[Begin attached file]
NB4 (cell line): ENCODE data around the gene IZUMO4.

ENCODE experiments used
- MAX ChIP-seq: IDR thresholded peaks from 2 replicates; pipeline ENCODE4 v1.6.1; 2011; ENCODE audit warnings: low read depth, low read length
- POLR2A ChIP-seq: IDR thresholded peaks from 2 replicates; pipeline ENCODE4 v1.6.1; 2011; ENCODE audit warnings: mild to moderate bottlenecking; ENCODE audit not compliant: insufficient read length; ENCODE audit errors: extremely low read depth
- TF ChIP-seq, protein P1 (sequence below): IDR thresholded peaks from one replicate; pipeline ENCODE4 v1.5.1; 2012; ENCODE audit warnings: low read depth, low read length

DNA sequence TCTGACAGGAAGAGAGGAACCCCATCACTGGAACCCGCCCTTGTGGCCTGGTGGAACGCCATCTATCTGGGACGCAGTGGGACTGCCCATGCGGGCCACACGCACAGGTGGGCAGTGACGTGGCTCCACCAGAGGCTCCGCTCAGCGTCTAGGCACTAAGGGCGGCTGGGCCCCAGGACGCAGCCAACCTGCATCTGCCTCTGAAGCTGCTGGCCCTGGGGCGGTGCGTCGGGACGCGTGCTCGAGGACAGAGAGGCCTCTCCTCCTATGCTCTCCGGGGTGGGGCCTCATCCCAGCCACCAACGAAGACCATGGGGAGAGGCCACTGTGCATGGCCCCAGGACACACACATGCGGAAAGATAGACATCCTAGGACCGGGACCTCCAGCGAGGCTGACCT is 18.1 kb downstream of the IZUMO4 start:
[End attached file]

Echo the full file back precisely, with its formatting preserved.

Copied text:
NB4 (cell line): ENCODE data around the gene IZUMO4.

ENCODE experiments used
- MAX ChIP-seq: IDR thresholded peaks from 2 replicates; pipeline ENCODE4 v1.6.1; 2011; ENCODE audit warnings: low read depth, low read length
- POLR2A ChIP-seq: IDR thresholded peaks from 2 replicates; pipeline ENCODE4 v1.6.1; 2011; ENCODE audit warnings: mild to moderate bottlenecking; ENCODE audit not compliant: insufficient read length; ENCODE audit errors: extremely low read depth
- TF ChIP-seq, protein P1 (sequence below): IDR thresholded peaks from one replicate; pipeline ENCODE4 v1.5.1; 2012; ENCODE audit warnings: low read depth, low read length

DNA sequence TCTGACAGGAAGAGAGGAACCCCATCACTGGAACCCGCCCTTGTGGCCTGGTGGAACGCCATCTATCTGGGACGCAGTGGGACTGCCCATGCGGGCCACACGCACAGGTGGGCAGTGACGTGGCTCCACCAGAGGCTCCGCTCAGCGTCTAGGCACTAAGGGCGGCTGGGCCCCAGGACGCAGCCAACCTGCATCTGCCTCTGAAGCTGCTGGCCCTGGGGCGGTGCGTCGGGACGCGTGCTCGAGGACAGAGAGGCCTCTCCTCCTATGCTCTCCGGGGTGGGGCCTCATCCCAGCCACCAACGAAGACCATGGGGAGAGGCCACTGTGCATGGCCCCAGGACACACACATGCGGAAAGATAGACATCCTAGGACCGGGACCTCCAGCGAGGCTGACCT is 18.1 kb downstream of the IZUMO4 start: